As media reports repeated attacks on Maharashtra BJP leaders in Karnataka, vehicles from which were vandalised in Maharashtra, an old dispute between the two states has reared its head again, which escalated into violence yesterday. Belagavi and Pune have been the epicentres of such violence, sometimes taking the shape of an intra-party feud.
Deputy Chief Minister Devendra Fadnavis called Karnataka Chief Minister Basavaraj Bommai, complaining about the attack on him. But what is the Maharashtra-Karnataka border dispute all about?
Maharashtra-Karnataka border dispute
The Maharashtra and Karnataka boundary dispute began along linguistic lines in 1956 when the State Reorganisation Act was passed, proposing to create or separate states on the basis of languages that the majority in a given area spoke. Maharashtra, when formed on 1 May 1960, demanded 865 villages, including Belagavi (then Belgaum), Carvar and Nipani, asking for their merger with Maharashtra. Karnataka refused to let the territory go.
While pressure from Maharashtra made the union government constitute the Mahajan Commission headed by the then Supreme Court Chief Justice Meher Chand Mahajan on 25 October 1966, the commission rejected the state’s claim over Belagavi. The commission instead recommended that 247 villages and other places — like Jatt, Akkalkote and Solapur — be added to Karnataka and 264 villages and places, like Nippani, Khanapur and Nandagad, be turned into areas of Maharashtra.
Maharashtra rejected the commission’s report outright, with successive governments in the state maintaining thereafter that the commission had not addressed its concerns well enough, as the commission ruled in favour of Karnataka.
Attempts to resolve the row have all gone in vain. In 2004, the then-Maharashtra government filed a petition in the Supreme Court, asking for the Marathi-speaking villages in Karnataka, which contested the claim. To assert its claim over the areas, Karnataka renamed Belgaum as Belagavi, making it the second capital of the state.
Where does the Karnataka-Maharashtra border dispute stand now?
Karnataka, as well as Maharashtra, believes that the complicated issue cannot be resolved politically, as it requires a legal solution too, but the Maharashtra-Karnataka border row has been pending before the Supreme Court since 2004. Both states have refused to yield an inch.
Successive union governments have been circumspect over the issue, refusing to throw their weight behind either state. In 2010, the Manmohan Singh government said through its affidavit that the transfer of certain areas to the Mysore province (now Karnataka) was neither arbitrary nor wrong, underscoring that the parliament as well as the union government had considered all relevant factors while considering the State Reorganisation Bill, 1956, and the Bombay Reorganisation Bill, 1960.
How does the dispute spill over to politics?
Politicians from both Maharashtra and Karnataka have used the border dispute to provoke regionalism in the minds of the people during elections. In Maharashtra, for example, every party promises a resolution of the boundary dispute in its election manifesto. It goes to the extent of influencing successive governors’ annual addresses to the joint session of the state legislative assembly and council.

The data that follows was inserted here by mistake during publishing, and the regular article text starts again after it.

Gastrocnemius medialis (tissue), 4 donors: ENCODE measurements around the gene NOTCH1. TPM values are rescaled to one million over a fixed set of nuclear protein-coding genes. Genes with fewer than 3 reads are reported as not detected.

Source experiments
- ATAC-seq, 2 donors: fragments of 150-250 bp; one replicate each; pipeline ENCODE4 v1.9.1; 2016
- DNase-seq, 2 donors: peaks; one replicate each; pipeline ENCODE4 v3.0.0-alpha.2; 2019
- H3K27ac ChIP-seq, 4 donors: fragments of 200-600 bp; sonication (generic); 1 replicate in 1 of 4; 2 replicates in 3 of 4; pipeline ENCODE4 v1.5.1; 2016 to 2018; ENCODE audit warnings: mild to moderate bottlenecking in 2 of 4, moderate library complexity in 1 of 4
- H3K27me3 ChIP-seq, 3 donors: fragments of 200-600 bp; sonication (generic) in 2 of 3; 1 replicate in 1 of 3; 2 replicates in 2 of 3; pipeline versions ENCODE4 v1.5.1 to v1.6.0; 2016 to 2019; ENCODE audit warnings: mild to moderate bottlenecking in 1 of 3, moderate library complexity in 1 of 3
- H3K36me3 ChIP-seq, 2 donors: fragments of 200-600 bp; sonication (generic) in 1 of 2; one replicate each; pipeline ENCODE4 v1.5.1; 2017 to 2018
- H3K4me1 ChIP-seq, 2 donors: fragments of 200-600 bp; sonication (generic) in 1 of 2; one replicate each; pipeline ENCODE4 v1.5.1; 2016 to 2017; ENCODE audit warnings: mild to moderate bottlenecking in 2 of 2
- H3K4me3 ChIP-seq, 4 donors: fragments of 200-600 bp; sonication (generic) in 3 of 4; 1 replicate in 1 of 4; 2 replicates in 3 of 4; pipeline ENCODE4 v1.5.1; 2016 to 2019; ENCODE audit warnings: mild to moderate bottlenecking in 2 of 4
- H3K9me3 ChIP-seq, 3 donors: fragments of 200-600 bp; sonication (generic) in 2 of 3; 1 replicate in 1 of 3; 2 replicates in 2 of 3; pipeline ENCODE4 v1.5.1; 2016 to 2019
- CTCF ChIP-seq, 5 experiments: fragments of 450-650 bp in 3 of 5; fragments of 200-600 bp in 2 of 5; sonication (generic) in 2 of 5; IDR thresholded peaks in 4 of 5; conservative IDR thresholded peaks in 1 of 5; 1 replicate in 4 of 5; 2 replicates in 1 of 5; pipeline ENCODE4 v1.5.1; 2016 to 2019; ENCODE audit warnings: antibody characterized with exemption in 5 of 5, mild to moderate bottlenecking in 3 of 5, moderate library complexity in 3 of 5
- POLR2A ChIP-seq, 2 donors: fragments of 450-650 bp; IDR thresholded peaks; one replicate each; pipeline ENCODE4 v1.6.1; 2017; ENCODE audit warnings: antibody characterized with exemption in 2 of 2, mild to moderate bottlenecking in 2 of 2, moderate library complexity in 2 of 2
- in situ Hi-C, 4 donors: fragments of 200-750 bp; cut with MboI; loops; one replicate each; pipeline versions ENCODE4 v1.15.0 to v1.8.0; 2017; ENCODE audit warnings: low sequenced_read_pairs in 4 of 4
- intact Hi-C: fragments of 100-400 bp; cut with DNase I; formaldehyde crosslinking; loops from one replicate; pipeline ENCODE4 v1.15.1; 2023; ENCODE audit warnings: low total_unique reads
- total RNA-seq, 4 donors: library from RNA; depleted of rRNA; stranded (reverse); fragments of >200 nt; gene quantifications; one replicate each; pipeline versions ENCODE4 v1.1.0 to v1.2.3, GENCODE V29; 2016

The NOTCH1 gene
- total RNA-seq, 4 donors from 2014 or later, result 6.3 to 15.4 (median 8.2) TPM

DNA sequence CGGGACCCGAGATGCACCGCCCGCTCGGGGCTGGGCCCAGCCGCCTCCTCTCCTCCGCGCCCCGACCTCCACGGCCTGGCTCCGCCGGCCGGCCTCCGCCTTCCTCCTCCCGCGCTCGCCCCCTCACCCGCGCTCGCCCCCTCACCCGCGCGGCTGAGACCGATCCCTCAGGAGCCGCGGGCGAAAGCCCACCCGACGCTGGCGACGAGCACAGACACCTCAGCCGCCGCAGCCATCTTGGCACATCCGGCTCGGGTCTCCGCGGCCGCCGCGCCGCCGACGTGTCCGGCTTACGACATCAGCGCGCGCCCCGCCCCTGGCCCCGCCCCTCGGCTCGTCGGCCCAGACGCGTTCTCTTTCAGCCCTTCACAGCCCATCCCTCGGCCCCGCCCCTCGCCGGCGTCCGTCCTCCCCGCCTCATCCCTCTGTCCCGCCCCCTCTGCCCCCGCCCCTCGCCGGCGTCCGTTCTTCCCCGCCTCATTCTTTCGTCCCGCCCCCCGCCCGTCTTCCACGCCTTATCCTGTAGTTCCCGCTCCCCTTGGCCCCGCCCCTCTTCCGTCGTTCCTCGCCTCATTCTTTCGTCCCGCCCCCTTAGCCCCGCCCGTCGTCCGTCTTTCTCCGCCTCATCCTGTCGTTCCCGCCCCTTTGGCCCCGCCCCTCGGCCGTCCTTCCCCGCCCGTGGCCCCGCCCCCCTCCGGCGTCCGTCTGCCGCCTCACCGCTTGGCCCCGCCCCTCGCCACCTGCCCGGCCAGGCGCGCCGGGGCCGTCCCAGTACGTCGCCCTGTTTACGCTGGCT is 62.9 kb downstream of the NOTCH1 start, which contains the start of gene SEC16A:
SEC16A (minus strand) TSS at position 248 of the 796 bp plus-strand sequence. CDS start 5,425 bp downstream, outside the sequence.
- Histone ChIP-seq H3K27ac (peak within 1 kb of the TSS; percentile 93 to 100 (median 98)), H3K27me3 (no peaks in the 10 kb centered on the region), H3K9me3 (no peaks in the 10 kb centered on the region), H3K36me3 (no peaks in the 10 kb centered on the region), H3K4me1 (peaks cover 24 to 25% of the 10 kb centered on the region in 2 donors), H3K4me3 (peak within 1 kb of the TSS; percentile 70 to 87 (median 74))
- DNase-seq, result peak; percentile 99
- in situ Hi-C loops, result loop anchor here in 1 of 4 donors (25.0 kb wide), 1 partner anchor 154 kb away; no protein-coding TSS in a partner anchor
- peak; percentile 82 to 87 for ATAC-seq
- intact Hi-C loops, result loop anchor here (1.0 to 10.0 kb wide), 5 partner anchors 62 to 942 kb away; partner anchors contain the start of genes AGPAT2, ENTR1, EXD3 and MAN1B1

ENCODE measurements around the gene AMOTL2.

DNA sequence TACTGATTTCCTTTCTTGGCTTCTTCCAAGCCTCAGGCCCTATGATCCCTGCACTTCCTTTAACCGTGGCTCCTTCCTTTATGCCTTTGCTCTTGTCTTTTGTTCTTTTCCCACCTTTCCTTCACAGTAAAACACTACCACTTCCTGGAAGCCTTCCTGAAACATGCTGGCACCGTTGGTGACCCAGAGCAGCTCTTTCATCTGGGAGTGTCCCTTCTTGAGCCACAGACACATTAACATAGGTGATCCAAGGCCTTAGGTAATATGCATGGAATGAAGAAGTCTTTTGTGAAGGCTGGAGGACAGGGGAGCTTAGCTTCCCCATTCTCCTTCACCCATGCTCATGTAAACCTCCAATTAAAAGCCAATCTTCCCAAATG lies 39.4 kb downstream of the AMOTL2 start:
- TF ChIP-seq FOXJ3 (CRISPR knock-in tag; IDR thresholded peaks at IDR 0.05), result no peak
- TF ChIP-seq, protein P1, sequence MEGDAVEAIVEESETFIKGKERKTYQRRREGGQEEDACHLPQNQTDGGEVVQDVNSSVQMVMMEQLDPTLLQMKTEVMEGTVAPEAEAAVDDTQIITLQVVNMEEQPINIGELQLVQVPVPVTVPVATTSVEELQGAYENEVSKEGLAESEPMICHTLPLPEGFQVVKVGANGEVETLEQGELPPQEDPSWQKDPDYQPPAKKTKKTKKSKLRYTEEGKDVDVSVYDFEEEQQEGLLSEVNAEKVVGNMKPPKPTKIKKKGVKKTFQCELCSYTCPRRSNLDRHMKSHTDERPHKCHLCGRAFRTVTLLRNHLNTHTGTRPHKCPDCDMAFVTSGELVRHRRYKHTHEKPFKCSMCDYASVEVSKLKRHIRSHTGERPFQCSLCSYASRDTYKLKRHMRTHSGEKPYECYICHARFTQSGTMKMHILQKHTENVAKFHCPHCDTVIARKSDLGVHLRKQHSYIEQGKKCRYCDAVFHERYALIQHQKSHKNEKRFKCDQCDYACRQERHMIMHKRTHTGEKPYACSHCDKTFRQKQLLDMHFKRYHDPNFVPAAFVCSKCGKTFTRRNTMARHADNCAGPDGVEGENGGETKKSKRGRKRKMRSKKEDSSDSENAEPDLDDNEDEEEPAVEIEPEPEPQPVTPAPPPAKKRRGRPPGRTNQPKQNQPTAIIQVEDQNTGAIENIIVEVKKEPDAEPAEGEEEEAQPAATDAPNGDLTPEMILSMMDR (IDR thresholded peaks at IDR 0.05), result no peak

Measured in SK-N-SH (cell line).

Parties do not differ on this issue, though, just like politicians of a given state do not differ on the issue of the Cauvery water dispute between Karnataka and Tamil Nadu or Assamese politicians would not speak against one another, regardless of what party they belong to, in the state’s dispute with bordering provinces. The ruling BJP and Balasahebanchi Shiv Sena (led by Chief Minister Eknath Shinde) and Shiv Sena (Uddhav Balasaheb Thackeray), INC, NCP and MNS think alike that Marathi-speaking areas along the Karnataka border should merge with Maharashtra.
Meanwhile, NCP honcho Sharad Pawar is reportedly itching to enter the dispute with a predictable pro-Maharashtra stand.
Why has the border dispute resurfaced now?
Because two weeks ago, Maharashtra Chief Minister Shinde reviewed the status of the border dispute at a meeting in Mumbai. He delegated the job of coordinating and pursuing the border row, both legally and politically, to two senior ministers, Chandrakant Patil and Shambhuraj Desai. Further, the chief minister announced that freedom fighters in Belagavi and other Marathi-speaking areas in Karnataka would be eligible for pension and would also get free medical care under the Jyotiba Phule Jan Arogya scheme of Maharashtra!
The next day, in Bengaluru, Karnataka Chief Minister Basavaraj Bommai announced grants for all Kannada language schools in Maharashtra. Bommai said that the Karnataka government was pondering over the idea of claiming more than 40 villages in the Jatt taluka in District Sangli of Maharashtra. The following day, the Karnataka chief minister said his government would claim border villages in District Solapur of Maharashtra.
This provoked Maharashtra Deputy Chief Minister Devendra Fadnavis to assert that the government would “not let a single village go to Karnataka”. Rather, “Maharashtra will reclaim 865 villages, including Belgavi, Nipani and Carvar,” Fadnavis said.
Maharashtra was to send ministers Patil and Desai to visit Belagavi on 6 December to hold discussions with various organisations and people. This proposed visit had to be postponed after the Karnataka government urged them not to send the delegation.
Yesterday, though the Maharashtra ministers put off their Belagavi visit, the Narayan Gowda-led Karnataka Rakshana Vedika went to Belagavi and allegedly attacked buses from Maharashtra, pelting stones at a place called Hiregadwadi near Belagavi. Retaliating, Shiv Sena (UBT) workers defaced Karnataka buses in Pune.